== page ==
Nvidia did actually see a big drawdown in the month, where it lost around US$500m market cap in a few days. Some drew comparisons with Cisco, which approached similar territory (briefly the world’s most valuable company at the height of the dot-com bubble) before a substantial decline. Any downward rating in Nvidia would certainly have an impact on the S&P500, and could drive flows elsewhere in the market and to areas which offer better relative value and are not as “over-owned.” 

Optimism around AI growth also drove Microsoft back to top market cap spot. The company (one of Nvidia’s biggest customers) has released a new generation of laptops designed to run its AI models. Apple is close behind as the second most valuable company, with investors taking the view that a suite of new AI features will drive the next leg of the device upgrade cycle. AI also played a part in driving Amazon past the US$2 trillion market cap during the month. The company is working on an AI chatbot to compete with ChatGPT, with “Olympus” one of the largest AI models ever trained.


Weight loss drugs have been another big thematic over the past six months and were prominent again during the month. After positive trial data, Eli Lilly applied for US approval of its weight loss drug for the treatment of sleep apnea. Danish drugmaker Novo Nordisk, the most valuable company in Europe, is spending US$4.1 billion to build a 1.4 million-square-foot facility in the US to cope with demand for its GLP-1 drugs.

There also continues to be divergence in how consumer-facing companies are coping with cost-of-living challenged customers. Nike shares fell 20% in one day (the biggest decline in its 44-year listed history) after downgrading full year sales guidance, with sales under the pump in US and Europe, along with a softer demand outlook in China.

Across, the Atlantic, European markets also closed at record highs during the month. Pockets of weakness in the manufacturing sector, along with falling inflation, helped pave the way for a rate cut by the ECB. It was also mission accomplished for the Bank of England, with UK inflation back at 2%, less than two years after topping out at 11.1%. The BoE left rates on hold, but Switzerland was another central bank to cut rates (again) during the month. Political developments were also significant during the month, with the far right making big ground across the Continent, forcing a snap election in France. In the UK, it was more about the left-of-centre, with Rishi Sunak losing the election by a significant margin and ending the 14-year reign of the Conservatives.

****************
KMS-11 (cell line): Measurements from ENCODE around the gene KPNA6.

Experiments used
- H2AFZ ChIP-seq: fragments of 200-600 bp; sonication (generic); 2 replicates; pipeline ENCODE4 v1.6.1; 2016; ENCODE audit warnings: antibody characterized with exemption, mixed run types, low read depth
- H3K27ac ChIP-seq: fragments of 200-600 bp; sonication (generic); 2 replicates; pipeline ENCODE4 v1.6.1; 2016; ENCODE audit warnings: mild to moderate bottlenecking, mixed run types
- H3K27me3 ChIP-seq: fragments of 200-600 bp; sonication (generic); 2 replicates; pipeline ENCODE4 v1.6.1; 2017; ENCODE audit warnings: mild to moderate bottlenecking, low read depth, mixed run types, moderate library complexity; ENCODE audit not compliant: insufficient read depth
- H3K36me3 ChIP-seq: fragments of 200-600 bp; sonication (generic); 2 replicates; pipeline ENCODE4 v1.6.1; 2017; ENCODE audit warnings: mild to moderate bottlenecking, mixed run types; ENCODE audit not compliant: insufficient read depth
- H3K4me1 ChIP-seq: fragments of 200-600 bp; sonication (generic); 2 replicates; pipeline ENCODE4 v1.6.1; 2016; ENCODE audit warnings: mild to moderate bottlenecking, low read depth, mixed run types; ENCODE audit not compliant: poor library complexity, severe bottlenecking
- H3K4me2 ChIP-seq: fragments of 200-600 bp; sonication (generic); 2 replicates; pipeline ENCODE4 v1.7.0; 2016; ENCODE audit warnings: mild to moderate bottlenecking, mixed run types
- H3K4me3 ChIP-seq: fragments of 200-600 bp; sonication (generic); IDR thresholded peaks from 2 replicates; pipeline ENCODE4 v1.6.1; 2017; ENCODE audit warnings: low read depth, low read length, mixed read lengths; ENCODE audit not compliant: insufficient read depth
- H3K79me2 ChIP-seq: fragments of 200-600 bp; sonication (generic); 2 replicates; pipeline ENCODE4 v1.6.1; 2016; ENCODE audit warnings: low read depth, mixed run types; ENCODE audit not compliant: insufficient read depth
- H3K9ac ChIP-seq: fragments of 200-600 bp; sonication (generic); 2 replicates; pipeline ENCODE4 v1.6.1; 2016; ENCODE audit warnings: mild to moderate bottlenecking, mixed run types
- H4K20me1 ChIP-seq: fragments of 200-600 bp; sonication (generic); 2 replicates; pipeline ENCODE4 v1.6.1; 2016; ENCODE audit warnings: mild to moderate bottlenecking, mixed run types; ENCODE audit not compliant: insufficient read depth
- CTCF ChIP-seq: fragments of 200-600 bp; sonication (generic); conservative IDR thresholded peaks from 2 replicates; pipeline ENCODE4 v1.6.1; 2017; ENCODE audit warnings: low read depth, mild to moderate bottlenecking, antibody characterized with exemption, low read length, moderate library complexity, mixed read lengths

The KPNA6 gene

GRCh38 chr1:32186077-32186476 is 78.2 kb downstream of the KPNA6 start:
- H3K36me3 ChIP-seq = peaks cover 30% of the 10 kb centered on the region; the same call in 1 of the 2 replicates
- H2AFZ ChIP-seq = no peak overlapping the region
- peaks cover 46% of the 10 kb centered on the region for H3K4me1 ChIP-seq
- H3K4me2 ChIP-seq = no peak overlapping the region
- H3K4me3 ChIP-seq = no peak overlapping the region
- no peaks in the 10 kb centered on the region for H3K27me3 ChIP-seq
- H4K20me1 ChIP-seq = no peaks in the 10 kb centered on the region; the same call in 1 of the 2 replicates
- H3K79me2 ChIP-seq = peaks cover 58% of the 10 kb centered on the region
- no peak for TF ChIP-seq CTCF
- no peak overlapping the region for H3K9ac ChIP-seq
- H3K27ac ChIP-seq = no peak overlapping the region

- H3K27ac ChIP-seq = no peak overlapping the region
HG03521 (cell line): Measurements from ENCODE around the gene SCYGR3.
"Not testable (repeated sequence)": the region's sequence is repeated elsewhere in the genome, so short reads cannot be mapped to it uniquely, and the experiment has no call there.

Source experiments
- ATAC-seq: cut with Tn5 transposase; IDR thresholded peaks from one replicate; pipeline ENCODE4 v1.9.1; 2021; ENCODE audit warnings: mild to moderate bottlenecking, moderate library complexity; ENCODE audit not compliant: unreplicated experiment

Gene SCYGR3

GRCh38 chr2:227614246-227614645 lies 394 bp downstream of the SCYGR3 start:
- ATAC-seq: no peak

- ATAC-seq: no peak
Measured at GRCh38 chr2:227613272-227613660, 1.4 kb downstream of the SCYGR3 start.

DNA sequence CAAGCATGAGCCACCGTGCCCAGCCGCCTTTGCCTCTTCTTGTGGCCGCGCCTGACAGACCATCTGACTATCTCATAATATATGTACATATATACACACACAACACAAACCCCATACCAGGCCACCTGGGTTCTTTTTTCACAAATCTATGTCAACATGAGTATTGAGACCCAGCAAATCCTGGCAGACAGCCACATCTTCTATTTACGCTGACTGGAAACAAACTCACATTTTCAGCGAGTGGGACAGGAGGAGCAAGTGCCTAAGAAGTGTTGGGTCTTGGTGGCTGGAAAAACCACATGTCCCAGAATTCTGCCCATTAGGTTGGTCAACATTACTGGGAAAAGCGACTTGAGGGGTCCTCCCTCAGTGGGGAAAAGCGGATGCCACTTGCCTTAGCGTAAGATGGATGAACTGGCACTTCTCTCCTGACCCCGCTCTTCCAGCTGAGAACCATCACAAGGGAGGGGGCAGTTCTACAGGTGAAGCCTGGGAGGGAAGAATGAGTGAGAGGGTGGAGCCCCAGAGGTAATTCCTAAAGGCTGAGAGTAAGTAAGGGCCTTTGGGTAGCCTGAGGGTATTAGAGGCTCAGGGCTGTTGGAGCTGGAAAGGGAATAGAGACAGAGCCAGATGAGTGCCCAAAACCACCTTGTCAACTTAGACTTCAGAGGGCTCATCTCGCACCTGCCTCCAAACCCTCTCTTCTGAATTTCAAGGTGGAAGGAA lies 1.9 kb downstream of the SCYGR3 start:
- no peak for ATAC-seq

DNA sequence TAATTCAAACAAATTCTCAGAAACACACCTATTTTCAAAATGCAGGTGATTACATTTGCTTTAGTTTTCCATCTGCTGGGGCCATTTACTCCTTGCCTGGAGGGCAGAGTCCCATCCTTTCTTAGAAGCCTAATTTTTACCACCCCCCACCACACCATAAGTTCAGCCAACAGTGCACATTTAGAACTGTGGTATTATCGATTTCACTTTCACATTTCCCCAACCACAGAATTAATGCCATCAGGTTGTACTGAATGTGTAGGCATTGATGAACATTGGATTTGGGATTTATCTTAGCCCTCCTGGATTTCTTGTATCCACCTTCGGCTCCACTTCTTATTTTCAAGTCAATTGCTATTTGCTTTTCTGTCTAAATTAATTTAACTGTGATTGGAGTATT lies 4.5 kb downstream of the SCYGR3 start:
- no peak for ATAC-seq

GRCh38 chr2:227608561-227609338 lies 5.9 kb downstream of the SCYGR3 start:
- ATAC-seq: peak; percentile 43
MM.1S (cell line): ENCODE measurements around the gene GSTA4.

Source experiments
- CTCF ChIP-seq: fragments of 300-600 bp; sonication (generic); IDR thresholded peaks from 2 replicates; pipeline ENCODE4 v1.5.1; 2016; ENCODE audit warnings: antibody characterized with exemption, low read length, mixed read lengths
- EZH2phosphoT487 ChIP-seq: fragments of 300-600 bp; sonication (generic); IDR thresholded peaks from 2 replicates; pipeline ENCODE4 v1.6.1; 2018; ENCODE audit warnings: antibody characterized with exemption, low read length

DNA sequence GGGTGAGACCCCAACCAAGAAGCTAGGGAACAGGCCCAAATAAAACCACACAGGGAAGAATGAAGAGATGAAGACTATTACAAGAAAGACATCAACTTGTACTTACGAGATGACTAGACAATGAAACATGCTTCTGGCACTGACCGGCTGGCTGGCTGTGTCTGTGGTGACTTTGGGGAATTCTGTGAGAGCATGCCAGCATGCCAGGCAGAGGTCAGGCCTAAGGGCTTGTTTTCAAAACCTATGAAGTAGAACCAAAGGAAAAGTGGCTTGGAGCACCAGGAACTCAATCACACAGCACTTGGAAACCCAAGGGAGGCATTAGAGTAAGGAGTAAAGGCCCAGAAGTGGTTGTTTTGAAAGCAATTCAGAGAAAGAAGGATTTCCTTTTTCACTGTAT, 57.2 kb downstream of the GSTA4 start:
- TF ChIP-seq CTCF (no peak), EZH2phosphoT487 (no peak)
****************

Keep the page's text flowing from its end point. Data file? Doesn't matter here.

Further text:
In Asia, Indian markets had a buoyant month as Prime Minister Narendra Modi and his alliance secured a third (and very rare) straight term in power. The Nikkei though was the star of the show, rising 3% as the yen hit a 38-year low against the US dollar with the Bank of Japan resisting tightening temptations. Japan’s stock market is up over 20% year to date. In contrast, calls for further stimulus from Chinese officials continued to grow as factory activity in the country contracted for a second straight month. China’s economic growth target of around 5% this year appears under threat, while rising trade tensions have added to the challenges.


China’s economy was also very relevant to Australia, with iron ore prices weakening towards US$100 a tonne, and lithium prices (down nearly 90% from 2022 highs) correcting. The trade picture has weakened, with GDP growing just 0.1% quarter on quarter, but the Australian economy has remained resilient and is not in recession.  Miners were generally weaker during the month, which provided an opportunity for Commonwealth Bank to close in on BHP as the most valuable company on the ASX.

With investors focussed on the next moves by central banks, the big macro event for the month across the Tasman was a super-hot inflation print. Annual inflation jumped to 4% in the 12 months to May from 3.6% in April and was the fastest rate since November.

The RBA minutes showed that a decision whether to raise rates was already a close call, and the print means the meeting on August 6 is very much a “live” one. Markets are pricing in a ~30% chance of a rate hike, and a 50% probability of a rise by September. The quarterly CPI figures due at the end of this month have now taken on much greater significance. The Aussie jobs market is softening (job vacancies are the lowest since March 2021) from a breakneck pace, but “the last mile” of inflation is proving persistent, and there are potentially more pressures coming in the form of stimulatory Government budgets and a pipeline of infrastructure projects. 


Source; ABS

Some Australian healthcare names were softer due to developments around GLP-1’s. For the likes of ResMed though, obesity is just one risk factor for sleep apnea, and weight loss drugs may not provide a comprehensive solution.